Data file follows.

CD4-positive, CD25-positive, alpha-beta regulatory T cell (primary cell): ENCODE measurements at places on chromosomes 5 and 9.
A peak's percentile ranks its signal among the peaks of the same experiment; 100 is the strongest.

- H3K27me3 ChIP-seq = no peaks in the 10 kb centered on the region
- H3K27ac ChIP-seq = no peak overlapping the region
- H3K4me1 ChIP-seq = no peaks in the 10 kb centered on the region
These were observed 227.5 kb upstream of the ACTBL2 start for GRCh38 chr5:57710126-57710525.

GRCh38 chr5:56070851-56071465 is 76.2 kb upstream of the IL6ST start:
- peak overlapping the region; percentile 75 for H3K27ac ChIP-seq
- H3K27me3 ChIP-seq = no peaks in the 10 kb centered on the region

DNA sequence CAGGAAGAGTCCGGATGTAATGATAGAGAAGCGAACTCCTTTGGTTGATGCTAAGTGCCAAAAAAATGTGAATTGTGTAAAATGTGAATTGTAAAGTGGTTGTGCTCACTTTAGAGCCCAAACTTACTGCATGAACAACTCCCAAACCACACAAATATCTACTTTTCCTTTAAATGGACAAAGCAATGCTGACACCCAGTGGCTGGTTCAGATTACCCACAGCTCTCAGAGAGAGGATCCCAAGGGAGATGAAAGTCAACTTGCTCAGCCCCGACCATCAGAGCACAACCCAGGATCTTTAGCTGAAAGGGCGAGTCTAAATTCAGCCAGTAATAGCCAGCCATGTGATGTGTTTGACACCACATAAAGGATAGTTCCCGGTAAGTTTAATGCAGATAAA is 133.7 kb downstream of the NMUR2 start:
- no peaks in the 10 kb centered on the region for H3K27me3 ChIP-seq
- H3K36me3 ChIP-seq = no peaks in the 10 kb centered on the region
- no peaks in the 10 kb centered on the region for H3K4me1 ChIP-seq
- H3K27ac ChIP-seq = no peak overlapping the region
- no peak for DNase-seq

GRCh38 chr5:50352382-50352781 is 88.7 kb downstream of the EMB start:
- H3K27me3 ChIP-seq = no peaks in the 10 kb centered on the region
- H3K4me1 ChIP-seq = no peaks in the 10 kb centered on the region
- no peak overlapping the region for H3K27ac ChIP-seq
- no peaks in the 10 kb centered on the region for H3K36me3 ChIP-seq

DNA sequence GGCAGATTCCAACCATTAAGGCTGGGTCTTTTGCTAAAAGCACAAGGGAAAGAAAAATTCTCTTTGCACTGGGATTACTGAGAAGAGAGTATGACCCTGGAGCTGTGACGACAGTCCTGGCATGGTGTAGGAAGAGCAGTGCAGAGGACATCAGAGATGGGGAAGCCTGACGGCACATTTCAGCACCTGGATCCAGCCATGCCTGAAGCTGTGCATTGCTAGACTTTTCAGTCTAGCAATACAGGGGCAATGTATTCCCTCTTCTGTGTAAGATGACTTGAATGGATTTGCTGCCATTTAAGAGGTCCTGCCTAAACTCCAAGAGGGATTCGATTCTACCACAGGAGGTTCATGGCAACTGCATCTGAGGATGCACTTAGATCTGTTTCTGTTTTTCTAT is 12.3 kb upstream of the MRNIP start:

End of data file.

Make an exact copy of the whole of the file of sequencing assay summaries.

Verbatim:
CD4-positive, CD25-positive, alpha-beta regulatory T cell (primary cell): ENCODE measurements at places on chromosomes 5 and 9.
A peak's percentile ranks its signal among the peaks of the same experiment; 100 is the strongest.

- H3K27me3 ChIP-seq = no peaks in the 10 kb centered on the region
- H3K27ac ChIP-seq = no peak overlapping the region
- H3K4me1 ChIP-seq = no peaks in the 10 kb centered on the region
These were observed 227.5 kb upstream of the ACTBL2 start for GRCh38 chr5:57710126-57710525.

GRCh38 chr5:56070851-56071465 is 76.2 kb upstream of the IL6ST start:
- peak overlapping the region; percentile 75 for H3K27ac ChIP-seq
- H3K27me3 ChIP-seq = no peaks in the 10 kb centered on the region

DNA sequence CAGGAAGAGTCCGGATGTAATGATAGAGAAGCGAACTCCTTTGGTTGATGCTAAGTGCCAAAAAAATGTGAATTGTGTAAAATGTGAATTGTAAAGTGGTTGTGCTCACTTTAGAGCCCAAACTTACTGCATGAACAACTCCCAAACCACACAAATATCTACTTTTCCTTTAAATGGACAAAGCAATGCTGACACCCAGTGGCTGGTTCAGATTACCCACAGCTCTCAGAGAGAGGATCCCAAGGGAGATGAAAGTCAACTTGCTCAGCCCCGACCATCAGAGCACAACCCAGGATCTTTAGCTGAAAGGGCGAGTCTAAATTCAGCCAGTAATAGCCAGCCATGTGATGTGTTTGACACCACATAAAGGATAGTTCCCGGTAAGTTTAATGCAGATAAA is 133.7 kb downstream of the NMUR2 start:
- no peaks in the 10 kb centered on the region for H3K27me3 ChIP-seq
- H3K36me3 ChIP-seq = no peaks in the 10 kb centered on the region
- no peaks in the 10 kb centered on the region for H3K4me1 ChIP-seq
- H3K27ac ChIP-seq = no peak overlapping the region
- no peak for DNase-seq

GRCh38 chr5:50352382-50352781 is 88.7 kb downstream of the EMB start:
- H3K27me3 ChIP-seq = no peaks in the 10 kb centered on the region
- H3K4me1 ChIP-seq = no peaks in the 10 kb centered on the region
- no peak overlapping the region for H3K27ac ChIP-seq
- no peaks in the 10 kb centered on the region for H3K36me3 ChIP-seq

DNA sequence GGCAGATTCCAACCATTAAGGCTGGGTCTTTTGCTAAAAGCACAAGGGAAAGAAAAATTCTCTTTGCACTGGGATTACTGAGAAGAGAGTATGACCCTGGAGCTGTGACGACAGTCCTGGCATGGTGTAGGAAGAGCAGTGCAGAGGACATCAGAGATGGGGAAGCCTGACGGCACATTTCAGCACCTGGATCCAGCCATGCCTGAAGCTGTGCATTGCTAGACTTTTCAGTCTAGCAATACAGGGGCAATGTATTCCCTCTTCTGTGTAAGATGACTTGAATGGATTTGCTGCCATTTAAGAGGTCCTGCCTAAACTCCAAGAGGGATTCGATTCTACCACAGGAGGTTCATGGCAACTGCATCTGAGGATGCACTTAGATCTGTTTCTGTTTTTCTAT is 12.3 kb upstream of the MRNIP start: